In it, but not of it. TPM DC
Van Hollen says Republicans should own up to their own ideas, and debate them on the merits, or else stop complaining when Democrats accuse them of being the Party of No.
"These guys got very sensitive about the fact that they had no ideas to put on the table," Van Hollen said. "Well, it turns out they did have some ideas to put on the table. You gotta give Congressman Ryan credit for putting the proposal on the table. Now they should have to live with the consequences of that proposal."
It's interesting to hear they're running away from that proposal. It's an idea they put on the table. They told President Obama at the Republican conference, We're not the party of 'no,' we've got ideas, and that was one of the major ideas they put on the table. I hope they'll have the courage of their convictions to stick with it and defend it.
In a conference call with reporters this afternoon, a number of other senior Democrats said much the same.
"They are dusting off their old playbook, rehashing the policies that the American people have rejected in the past," said House Democratic Caucus Chair John Larson (D-CT). "They want to privatize Social Security. They want to turn Medicare into a voucher program. And they're providing tax breaks for the wealthy while they raise taxes on the middle class."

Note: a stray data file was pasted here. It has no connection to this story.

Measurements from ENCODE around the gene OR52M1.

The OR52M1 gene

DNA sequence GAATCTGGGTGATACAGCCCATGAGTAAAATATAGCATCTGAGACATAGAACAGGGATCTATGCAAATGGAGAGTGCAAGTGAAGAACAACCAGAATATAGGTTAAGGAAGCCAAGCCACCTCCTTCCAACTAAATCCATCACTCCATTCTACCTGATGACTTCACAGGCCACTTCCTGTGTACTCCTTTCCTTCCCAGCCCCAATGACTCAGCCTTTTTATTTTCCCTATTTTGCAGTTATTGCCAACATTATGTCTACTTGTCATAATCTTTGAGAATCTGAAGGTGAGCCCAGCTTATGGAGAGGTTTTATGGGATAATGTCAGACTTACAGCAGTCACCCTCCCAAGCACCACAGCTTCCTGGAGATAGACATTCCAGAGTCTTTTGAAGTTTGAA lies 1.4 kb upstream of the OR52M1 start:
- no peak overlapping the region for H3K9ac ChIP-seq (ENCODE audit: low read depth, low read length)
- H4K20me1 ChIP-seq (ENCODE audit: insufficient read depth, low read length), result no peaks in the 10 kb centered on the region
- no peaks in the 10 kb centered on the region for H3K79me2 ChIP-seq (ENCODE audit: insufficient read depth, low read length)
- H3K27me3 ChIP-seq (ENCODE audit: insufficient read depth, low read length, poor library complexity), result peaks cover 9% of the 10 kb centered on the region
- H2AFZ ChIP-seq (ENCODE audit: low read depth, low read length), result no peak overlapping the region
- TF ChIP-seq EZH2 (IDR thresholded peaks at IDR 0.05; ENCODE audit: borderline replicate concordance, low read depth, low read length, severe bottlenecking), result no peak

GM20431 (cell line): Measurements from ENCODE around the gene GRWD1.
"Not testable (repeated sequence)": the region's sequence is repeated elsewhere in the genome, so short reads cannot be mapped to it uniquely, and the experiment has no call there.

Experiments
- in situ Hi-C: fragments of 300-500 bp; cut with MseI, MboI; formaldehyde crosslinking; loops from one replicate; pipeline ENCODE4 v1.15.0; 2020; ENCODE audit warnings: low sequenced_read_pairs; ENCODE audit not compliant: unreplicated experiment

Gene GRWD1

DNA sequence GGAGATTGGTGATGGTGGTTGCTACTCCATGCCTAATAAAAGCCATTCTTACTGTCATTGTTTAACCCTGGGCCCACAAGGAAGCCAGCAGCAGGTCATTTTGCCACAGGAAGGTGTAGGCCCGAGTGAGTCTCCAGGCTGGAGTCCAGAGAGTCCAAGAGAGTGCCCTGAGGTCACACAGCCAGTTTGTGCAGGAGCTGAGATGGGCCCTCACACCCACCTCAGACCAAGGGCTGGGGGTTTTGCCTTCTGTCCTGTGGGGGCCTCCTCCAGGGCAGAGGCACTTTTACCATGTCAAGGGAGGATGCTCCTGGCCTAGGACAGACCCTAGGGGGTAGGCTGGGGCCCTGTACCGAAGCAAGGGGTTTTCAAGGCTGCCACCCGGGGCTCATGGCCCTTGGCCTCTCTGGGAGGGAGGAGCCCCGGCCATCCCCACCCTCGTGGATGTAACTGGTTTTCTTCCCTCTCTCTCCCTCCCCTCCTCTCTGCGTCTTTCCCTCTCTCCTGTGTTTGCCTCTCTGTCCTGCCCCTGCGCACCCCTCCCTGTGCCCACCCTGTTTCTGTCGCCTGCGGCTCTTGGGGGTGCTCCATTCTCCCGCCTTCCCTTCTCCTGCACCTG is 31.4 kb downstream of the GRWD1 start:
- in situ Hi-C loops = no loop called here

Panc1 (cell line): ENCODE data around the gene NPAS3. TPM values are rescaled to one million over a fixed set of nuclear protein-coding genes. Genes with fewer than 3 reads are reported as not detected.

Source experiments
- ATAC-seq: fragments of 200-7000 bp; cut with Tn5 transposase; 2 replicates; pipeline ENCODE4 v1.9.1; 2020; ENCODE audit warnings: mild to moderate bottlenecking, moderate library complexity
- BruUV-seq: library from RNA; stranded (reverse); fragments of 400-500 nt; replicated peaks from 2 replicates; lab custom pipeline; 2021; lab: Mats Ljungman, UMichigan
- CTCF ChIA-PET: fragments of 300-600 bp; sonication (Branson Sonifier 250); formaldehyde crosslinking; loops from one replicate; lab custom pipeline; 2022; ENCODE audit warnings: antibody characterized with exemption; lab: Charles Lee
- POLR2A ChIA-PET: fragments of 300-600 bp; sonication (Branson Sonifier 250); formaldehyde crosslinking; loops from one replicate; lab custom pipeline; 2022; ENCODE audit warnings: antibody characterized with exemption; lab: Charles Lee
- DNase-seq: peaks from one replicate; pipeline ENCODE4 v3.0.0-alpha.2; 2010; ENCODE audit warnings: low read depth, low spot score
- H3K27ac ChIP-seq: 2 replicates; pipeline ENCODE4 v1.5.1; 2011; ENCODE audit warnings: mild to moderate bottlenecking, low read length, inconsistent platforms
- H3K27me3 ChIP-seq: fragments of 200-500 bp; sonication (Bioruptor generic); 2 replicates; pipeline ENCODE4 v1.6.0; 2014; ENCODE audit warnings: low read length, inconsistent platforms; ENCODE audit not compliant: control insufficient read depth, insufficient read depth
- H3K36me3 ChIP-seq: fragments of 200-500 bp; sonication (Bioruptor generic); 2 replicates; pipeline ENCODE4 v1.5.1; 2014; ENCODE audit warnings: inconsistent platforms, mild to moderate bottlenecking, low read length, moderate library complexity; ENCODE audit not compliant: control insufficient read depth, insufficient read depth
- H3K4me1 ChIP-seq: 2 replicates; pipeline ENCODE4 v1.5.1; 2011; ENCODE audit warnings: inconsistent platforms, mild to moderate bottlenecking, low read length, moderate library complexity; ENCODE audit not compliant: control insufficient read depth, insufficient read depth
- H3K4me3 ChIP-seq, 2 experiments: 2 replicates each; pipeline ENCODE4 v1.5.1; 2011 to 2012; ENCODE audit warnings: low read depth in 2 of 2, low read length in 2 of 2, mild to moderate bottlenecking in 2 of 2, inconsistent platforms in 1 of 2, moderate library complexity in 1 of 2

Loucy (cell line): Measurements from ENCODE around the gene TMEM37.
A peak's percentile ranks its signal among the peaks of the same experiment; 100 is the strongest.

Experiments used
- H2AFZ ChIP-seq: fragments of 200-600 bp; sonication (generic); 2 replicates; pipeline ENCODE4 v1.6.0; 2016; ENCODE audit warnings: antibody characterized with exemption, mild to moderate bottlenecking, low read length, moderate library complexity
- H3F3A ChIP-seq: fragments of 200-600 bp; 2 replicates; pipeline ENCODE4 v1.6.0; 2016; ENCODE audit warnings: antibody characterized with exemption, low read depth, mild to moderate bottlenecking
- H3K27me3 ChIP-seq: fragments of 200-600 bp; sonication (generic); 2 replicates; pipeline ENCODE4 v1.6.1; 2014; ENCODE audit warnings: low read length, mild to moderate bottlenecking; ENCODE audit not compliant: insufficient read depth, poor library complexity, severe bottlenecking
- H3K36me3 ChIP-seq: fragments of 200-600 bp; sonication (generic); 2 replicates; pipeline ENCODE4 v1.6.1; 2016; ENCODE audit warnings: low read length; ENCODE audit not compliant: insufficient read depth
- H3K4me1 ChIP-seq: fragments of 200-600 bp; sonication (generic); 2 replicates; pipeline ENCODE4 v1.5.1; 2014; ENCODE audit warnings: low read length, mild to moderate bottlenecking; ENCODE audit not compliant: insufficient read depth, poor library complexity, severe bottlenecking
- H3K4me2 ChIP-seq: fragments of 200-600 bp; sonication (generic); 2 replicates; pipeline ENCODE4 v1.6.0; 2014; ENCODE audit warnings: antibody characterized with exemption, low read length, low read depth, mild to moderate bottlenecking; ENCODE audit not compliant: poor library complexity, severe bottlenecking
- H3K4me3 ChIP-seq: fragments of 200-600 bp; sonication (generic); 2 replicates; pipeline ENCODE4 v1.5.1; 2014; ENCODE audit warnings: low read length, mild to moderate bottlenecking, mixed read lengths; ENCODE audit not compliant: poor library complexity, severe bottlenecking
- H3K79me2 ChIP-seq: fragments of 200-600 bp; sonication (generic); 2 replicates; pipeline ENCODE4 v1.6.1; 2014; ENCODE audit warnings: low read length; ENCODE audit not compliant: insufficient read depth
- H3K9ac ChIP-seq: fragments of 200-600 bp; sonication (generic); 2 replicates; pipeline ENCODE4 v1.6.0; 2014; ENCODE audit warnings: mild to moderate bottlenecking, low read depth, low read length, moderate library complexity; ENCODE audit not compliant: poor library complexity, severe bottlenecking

Rep. Xavier Becerra (D-CA) said much the same: "This is not new. These are ideas, but they're not new ones. And privatization is on the row again by the Republicans."
Earlier today, House Minority Leader John Boehner (R-OH) tried to distance himself from Ryan's plan--but was unable to articulate any major disagreements with it. In response, Rep. Rosa DeLauro (D-CT) suggested Republicans were fragmenting over the plan. "They're either not on the same page or the leadership is walking away from this ill-found roadmap," she said.
Welcome (again) to election season.